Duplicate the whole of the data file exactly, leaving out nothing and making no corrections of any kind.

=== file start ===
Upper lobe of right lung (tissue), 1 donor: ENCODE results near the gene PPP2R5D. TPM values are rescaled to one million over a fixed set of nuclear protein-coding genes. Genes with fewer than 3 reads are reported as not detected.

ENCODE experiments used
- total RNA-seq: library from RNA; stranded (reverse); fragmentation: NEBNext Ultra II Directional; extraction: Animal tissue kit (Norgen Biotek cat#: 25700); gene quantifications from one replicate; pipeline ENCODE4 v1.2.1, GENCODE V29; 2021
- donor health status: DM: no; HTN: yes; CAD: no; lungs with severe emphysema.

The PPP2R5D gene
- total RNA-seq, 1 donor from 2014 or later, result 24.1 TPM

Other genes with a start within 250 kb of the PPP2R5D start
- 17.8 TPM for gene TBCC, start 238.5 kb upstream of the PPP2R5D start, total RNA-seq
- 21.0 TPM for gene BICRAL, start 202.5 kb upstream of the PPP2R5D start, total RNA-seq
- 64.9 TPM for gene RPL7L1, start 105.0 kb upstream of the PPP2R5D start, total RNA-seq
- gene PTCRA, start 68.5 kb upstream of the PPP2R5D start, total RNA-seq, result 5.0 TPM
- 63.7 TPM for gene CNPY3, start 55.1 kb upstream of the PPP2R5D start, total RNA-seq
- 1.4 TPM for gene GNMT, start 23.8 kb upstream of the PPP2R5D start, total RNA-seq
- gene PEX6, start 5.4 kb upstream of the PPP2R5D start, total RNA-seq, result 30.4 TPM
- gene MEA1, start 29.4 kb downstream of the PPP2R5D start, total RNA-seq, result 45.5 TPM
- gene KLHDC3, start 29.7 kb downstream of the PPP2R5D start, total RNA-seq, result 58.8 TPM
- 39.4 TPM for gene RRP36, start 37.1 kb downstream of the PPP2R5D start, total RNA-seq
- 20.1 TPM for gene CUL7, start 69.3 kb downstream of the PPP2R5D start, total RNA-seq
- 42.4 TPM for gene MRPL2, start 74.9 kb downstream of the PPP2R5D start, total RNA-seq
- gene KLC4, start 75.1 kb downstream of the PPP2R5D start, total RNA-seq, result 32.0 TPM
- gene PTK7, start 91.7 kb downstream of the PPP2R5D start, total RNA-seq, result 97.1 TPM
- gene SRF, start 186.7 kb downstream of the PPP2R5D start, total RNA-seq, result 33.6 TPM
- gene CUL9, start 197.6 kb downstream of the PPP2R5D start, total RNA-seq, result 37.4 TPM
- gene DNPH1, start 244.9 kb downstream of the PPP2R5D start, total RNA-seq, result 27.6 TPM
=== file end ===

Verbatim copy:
Upper lobe of right lung (tissue), 1 donor: ENCODE results near the gene PPP2R5D. TPM values are rescaled to one million over a fixed set of nuclear protein-coding genes. Genes with fewer than 3 reads are reported as not detected.

ENCODE experiments used
- total RNA-seq: library from RNA; stranded (reverse); fragmentation: NEBNext Ultra II Directional; extraction: Animal tissue kit (Norgen Biotek cat#: 25700); gene quantifications from one replicate; pipeline ENCODE4 v1.2.1, GENCODE V29; 2021
- donor health status: DM: no; HTN: yes; CAD: no; lungs with severe emphysema.

The PPP2R5D gene
- total RNA-seq, 1 donor from 2014 or later, result 24.1 TPM

Other genes with a start within 250 kb of the PPP2R5D start
- 17.8 TPM for gene TBCC, start 238.5 kb upstream of the PPP2R5D start, total RNA-seq
- 21.0 TPM for gene BICRAL, start 202.5 kb upstream of the PPP2R5D start, total RNA-seq
- 64.9 TPM for gene RPL7L1, start 105.0 kb upstream of the PPP2R5D start, total RNA-seq
- gene PTCRA, start 68.5 kb upstream of the PPP2R5D start, total RNA-seq, result 5.0 TPM
- 63.7 TPM for gene CNPY3, start 55.1 kb upstream of the PPP2R5D start, total RNA-seq
- 1.4 TPM for gene GNMT, start 23.8 kb upstream of the PPP2R5D start, total RNA-seq
- gene PEX6, start 5.4 kb upstream of the PPP2R5D start, total RNA-seq, result 30.4 TPM
- gene MEA1, start 29.4 kb downstream of the PPP2R5D start, total RNA-seq, result 45.5 TPM
- gene KLHDC3, start 29.7 kb downstream of the PPP2R5D start, total RNA-seq, result 58.8 TPM
- 39.4 TPM for gene RRP36, start 37.1 kb downstream of the PPP2R5D start, total RNA-seq
- 20.1 TPM for gene CUL7, start 69.3 kb downstream of the PPP2R5D start, total RNA-seq
- 42.4 TPM for gene MRPL2, start 74.9 kb downstream of the PPP2R5D start, total RNA-seq
- gene KLC4, start 75.1 kb downstream of the PPP2R5D start, total RNA-seq, result 32.0 TPM
- gene PTK7, start 91.7 kb downstream of the PPP2R5D start, total RNA-seq, result 97.1 TPM
- gene SRF, start 186.7 kb downstream of the PPP2R5D start, total RNA-seq, result 33.6 TPM
- gene CUL9, start 197.6 kb downstream of the PPP2R5D start, total RNA-seq, result 37.4 TPM
- gene DNPH1, start 244.9 kb downstream of the PPP2R5D start, total RNA-seq, result 27.6 TPM